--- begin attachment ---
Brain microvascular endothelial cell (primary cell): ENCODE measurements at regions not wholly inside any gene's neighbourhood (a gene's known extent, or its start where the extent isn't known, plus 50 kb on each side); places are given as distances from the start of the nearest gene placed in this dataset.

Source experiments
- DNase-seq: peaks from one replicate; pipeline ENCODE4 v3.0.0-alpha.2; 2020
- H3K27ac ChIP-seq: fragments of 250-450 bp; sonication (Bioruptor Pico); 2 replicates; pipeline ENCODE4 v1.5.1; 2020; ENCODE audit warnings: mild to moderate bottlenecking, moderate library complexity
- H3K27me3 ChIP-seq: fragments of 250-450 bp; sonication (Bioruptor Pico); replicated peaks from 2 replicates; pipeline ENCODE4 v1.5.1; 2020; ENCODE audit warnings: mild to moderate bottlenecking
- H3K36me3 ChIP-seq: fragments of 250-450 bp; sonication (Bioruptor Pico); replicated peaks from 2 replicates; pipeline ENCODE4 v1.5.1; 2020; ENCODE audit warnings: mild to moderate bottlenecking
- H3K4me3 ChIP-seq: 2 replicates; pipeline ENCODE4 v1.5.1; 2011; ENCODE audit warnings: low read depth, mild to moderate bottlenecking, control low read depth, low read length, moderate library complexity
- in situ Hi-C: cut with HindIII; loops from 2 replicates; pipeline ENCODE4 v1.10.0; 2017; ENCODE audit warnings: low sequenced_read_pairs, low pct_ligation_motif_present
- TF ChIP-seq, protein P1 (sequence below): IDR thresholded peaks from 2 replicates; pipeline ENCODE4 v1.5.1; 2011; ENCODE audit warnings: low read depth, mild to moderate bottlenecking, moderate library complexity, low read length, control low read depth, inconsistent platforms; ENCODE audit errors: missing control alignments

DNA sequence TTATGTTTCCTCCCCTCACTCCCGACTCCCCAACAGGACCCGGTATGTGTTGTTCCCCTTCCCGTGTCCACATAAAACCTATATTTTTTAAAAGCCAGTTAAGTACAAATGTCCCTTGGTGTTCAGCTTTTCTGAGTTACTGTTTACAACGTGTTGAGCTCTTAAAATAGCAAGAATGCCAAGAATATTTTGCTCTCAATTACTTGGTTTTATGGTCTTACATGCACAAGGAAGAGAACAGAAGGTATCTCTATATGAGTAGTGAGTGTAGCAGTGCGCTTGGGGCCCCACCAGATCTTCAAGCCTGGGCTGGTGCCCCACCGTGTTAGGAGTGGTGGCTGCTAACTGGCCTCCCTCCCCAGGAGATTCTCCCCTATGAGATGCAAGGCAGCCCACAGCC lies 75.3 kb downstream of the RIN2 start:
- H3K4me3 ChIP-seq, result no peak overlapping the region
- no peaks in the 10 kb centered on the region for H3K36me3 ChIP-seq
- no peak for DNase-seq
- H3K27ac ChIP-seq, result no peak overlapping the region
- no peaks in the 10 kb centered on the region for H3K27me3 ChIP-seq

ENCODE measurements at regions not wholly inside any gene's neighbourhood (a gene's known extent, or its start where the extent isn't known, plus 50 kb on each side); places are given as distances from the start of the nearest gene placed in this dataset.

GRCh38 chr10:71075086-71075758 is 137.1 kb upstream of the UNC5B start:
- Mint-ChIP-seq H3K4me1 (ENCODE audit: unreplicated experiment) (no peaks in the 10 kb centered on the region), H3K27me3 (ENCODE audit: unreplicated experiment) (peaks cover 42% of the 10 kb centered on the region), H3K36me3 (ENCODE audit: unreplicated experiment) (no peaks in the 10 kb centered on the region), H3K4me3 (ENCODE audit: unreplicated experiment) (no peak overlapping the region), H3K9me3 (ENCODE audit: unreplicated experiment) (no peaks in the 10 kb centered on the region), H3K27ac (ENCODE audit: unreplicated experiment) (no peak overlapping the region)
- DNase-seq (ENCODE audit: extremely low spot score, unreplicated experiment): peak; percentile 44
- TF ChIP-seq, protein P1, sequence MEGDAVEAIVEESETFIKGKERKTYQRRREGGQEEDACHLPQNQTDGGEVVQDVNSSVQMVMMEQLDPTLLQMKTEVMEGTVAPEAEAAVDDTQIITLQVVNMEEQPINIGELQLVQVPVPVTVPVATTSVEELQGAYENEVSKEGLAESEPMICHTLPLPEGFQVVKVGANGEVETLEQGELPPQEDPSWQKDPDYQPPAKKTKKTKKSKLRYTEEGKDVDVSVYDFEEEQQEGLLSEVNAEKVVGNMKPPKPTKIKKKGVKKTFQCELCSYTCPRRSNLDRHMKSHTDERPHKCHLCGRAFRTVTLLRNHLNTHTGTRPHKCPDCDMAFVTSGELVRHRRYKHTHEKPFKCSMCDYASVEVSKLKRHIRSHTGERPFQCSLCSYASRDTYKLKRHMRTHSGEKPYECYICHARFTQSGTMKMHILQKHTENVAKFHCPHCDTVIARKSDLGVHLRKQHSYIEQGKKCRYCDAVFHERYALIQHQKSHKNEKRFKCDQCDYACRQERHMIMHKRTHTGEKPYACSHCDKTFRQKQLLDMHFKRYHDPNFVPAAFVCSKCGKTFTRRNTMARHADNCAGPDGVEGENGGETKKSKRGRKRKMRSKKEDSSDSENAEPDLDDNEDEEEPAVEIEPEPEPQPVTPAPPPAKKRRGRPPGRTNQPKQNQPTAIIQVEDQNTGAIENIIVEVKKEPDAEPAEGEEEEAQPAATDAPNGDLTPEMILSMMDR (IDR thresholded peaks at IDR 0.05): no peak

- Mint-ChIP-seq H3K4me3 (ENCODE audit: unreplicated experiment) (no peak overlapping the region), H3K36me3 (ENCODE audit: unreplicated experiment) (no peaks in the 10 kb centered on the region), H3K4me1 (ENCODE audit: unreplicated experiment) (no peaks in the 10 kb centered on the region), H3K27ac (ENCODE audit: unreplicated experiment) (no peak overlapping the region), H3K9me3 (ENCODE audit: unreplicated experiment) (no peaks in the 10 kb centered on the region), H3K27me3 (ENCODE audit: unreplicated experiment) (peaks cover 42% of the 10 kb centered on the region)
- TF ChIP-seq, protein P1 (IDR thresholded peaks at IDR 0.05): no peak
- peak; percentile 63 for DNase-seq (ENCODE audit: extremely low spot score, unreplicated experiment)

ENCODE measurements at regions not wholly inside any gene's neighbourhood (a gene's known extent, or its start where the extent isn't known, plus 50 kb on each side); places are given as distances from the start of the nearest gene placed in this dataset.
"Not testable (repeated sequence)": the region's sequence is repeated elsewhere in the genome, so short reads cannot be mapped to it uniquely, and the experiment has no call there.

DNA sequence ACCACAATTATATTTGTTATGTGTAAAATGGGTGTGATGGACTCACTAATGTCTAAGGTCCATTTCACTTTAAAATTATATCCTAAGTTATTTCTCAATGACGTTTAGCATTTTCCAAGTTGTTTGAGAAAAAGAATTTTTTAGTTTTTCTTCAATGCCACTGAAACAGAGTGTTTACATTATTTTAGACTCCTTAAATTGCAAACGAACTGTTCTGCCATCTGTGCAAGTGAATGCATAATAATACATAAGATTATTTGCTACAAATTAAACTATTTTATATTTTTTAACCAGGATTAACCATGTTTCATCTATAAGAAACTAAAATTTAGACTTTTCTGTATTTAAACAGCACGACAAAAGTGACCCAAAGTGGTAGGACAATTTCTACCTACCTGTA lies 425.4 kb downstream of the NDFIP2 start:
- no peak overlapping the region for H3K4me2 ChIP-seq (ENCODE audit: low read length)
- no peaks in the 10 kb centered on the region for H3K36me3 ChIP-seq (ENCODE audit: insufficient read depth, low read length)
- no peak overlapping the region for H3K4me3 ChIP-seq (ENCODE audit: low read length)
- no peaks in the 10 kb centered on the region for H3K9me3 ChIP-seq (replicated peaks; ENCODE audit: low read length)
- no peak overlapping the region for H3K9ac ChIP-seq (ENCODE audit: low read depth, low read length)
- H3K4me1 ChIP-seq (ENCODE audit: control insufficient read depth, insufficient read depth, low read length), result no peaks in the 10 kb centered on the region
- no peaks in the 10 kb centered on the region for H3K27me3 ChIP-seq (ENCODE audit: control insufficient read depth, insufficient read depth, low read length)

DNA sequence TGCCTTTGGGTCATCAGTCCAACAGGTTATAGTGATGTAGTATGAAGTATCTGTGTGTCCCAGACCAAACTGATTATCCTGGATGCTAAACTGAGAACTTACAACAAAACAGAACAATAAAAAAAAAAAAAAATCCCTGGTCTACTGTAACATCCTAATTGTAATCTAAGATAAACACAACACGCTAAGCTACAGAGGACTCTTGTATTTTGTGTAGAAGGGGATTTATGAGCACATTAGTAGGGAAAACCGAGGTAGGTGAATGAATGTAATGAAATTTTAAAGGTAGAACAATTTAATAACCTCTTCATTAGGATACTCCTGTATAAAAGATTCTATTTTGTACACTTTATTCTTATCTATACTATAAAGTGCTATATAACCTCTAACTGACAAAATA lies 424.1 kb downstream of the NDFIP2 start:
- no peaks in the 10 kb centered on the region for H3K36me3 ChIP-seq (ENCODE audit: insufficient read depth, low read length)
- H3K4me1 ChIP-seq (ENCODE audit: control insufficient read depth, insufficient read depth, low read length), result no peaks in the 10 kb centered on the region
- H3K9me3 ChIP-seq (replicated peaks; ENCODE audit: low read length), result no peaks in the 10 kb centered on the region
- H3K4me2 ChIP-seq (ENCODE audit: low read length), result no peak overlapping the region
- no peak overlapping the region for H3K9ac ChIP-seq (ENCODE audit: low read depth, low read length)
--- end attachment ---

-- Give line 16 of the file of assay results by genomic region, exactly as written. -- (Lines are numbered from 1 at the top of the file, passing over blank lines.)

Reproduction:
ENCODE measurements at regions not wholly inside any gene's neighbourhood (a gene's known extent, or its start where the extent isn't known, plus 50 kb on each side); places are given as distances from the start of the nearest gene placed in this dataset.